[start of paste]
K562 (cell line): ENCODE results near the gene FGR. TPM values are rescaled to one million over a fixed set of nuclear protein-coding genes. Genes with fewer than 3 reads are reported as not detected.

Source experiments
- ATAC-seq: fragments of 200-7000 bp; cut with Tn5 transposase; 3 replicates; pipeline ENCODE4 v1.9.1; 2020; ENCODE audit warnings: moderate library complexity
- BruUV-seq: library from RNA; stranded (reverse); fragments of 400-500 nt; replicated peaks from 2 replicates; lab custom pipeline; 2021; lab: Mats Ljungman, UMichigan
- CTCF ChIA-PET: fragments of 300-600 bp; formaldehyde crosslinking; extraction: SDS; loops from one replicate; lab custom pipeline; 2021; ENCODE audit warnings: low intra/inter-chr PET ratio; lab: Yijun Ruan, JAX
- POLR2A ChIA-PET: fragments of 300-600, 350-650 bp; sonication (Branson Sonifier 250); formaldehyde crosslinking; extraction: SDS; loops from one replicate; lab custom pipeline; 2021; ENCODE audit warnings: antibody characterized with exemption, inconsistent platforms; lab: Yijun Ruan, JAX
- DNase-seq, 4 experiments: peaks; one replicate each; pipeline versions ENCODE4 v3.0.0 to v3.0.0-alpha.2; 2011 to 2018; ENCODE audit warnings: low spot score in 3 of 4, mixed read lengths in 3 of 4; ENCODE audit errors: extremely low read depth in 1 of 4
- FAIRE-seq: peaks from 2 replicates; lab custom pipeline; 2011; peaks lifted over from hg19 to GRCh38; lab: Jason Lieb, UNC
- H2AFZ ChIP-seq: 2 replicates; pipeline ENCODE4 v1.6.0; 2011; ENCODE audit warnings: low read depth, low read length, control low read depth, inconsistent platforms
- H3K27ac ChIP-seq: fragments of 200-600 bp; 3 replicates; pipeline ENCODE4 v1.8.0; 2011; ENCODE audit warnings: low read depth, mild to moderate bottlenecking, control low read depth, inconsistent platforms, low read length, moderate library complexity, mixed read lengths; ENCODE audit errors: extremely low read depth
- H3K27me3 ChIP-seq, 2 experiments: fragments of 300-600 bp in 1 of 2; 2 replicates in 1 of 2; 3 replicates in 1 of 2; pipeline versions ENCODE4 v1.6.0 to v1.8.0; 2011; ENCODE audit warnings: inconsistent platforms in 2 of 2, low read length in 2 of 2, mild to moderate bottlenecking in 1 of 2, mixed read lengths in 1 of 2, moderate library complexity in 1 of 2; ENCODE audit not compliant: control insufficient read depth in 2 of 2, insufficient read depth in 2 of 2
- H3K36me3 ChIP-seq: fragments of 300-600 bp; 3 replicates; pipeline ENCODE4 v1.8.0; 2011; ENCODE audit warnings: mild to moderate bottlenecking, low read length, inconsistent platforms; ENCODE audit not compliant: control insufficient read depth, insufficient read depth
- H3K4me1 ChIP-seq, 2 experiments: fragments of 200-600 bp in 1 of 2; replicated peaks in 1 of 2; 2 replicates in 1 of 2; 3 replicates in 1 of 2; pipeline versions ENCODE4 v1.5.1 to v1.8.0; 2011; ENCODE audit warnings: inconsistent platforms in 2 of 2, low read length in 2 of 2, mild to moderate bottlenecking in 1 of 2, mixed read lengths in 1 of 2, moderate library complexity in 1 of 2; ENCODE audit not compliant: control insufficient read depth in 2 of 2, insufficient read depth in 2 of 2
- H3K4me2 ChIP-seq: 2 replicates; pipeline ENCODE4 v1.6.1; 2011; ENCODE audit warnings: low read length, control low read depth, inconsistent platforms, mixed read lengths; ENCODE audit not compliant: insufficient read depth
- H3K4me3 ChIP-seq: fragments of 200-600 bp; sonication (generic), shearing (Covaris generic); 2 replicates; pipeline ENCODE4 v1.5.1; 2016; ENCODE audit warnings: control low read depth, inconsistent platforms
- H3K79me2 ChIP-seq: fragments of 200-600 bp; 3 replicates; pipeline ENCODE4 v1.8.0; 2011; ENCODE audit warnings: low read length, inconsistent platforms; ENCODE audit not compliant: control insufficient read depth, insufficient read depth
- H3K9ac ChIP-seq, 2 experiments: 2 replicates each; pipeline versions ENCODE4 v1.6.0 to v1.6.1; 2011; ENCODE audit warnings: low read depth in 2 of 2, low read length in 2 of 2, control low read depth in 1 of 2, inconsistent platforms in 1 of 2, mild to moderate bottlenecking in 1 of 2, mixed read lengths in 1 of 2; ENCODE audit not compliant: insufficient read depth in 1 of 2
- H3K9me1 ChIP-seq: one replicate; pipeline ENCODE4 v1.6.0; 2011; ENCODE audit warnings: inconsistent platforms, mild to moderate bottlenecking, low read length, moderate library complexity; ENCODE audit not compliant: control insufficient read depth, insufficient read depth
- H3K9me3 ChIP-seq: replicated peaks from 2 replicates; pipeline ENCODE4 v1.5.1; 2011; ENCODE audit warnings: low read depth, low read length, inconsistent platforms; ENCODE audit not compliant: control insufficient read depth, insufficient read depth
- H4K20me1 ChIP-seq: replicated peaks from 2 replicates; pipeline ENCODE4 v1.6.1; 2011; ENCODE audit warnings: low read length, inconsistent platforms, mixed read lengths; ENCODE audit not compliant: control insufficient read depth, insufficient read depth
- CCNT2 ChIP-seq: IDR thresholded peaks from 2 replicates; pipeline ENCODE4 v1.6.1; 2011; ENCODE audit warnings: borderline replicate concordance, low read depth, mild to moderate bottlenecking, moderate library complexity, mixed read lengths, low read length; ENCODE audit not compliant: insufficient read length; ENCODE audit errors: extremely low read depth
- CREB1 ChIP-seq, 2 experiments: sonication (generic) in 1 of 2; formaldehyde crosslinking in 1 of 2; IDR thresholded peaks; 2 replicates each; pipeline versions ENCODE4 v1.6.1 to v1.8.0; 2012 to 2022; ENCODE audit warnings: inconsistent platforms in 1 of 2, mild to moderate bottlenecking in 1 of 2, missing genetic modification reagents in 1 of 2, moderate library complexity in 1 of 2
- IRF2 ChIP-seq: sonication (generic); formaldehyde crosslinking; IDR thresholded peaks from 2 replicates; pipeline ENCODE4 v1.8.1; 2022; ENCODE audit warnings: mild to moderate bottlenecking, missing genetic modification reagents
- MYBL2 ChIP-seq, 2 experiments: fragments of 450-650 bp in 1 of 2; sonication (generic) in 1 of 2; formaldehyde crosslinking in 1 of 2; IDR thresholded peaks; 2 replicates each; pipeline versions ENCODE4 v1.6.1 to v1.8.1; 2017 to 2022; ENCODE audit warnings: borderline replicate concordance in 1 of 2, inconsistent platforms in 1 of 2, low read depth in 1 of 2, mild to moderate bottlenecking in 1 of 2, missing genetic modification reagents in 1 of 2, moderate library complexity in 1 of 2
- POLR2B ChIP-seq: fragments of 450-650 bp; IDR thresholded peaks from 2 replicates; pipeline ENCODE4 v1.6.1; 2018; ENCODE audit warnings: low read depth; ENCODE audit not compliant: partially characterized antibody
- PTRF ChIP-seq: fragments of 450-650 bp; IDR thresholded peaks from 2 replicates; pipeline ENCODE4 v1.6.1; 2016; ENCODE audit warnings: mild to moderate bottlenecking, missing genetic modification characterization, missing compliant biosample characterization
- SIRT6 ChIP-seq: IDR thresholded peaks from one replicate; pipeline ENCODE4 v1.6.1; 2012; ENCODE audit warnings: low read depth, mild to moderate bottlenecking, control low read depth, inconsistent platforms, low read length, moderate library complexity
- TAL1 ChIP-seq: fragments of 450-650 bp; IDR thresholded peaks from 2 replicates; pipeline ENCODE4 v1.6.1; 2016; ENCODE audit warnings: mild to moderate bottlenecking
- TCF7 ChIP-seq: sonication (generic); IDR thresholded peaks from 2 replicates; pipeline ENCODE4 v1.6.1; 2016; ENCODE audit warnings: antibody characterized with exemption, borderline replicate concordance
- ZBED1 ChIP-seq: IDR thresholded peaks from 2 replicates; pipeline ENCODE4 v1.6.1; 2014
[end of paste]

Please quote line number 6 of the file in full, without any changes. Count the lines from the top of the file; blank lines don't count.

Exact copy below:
- POLR2A ChIA-PET: fragments of 300-600, 350-650 bp; sonication (Branson Sonifier 250); formaldehyde crosslinking; extraction: SDS; loops from one replicate; lab custom pipeline; 2021; ENCODE audit warnings: antibody characterized with exemption, inconsistent platforms; lab: Yijun Ruan, JAX